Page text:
Not everything is a scam, but you do need to be smart in your approach to signing up for work at home jobs.

If they do not advertise what you will be doing, then it is more than likely an MLM (multi-level marketing) or pyramid scheme. MLMs are not illegal in Australia, but they are also not everyone’s preferred avenue for work. Don’t part with your money if buying into a home-based business opportunity. Ensure that you have done your due diligence and sought at least one unbiased review from a friend, family member or an accountant. Make an informed choice and make sure you do your research first. Don’t be swept away in the belief that you can earn thousands for minimal hours. Keep up to date with the latest scams; visit Scamwatch, the ACCC and Fido.

If you choose to work for yourself, you can set up your own business and start as a freelancer. You not only get to work for yourself, minus the presence of a boss, but you also get to set your own hours and work as much or as little as you desire. It is hard work but very worthwhile.

Work At Home Mums is the first place to start looking for a work from home job because there is a real person checking the listings and ensuring they are genuine. All jobs are carefully screened to ensure that we are providing our Job Seekers with elements of flexibility and professionalism.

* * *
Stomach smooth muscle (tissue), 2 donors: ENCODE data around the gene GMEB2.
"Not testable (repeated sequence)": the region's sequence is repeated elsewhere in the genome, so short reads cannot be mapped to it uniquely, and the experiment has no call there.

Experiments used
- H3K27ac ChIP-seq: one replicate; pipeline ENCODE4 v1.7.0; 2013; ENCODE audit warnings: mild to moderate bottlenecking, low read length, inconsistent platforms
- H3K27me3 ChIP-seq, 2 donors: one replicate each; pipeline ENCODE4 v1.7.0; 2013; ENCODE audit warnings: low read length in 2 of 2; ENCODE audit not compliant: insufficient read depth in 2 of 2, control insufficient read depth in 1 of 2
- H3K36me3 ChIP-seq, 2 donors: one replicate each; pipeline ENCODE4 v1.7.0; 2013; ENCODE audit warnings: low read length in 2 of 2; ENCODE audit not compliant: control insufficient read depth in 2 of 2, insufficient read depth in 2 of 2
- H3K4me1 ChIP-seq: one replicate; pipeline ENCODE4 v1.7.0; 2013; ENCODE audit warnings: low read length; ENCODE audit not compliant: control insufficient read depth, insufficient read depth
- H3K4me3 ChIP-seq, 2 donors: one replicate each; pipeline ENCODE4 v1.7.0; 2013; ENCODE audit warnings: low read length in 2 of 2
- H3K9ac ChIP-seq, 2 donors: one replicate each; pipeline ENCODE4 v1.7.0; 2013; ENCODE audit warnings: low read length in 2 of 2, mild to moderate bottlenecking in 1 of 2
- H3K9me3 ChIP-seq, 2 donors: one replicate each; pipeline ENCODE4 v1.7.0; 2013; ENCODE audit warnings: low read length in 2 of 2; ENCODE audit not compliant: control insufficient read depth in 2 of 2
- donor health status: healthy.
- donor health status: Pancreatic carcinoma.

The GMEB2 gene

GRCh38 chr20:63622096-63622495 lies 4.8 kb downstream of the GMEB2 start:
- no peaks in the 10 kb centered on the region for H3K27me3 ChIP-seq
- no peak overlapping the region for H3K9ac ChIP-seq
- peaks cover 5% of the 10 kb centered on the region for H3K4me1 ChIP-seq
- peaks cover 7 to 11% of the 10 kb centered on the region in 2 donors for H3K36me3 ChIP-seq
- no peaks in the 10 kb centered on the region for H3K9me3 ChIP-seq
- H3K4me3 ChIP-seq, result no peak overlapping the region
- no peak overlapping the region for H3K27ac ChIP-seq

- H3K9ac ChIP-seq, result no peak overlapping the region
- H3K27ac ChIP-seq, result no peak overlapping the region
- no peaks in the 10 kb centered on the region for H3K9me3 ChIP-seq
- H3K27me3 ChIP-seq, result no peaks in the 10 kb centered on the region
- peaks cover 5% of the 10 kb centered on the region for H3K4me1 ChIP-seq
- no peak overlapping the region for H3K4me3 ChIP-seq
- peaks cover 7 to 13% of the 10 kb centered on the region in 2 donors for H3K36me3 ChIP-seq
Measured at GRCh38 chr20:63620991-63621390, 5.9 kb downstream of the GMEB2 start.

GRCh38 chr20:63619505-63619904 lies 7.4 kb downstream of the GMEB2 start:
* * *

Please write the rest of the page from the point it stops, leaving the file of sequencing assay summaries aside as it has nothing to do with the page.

A great freelance site I have registered on and you do not have to compete with thousands of others is PPH.  You can bid on projects, add a portfolio to your profile and add hourly jobs at fixed prices.

The type of jobs you might seek and find depend on your skill-base and they could include:

  • Contract for a small business (in admin/marketing/telesales) that allows work from home
  • A freelancer (designer/PR professional/writer/developer) or consultant to businesses, and seek your own client projects
  • A virtual personal assistant, who does all their work remotely
  • A home-based mini-business, like party plan/scrapbooking consultant
  • Or turn a passion into a business… like wedding photography, teaching kids dancing or music, or perhaps de-cluttering/organising homes.

Stay motivated and don’t get disheartened: flexible jobs are out there!

The more motivated you are to finding flexible jobs or working from home, the more likely you will be to make a go of it and really get stuck into your new mission. Just ‘dipping your toe in the water’ doesn’t work, as any new change requires a lot of motivation and perseverance.

If you’re still unsure what type of work may be perfect for you, consider grabbing a copy of our e-book: Earn Extra Money Online where we cover everything you need to know to start making money online.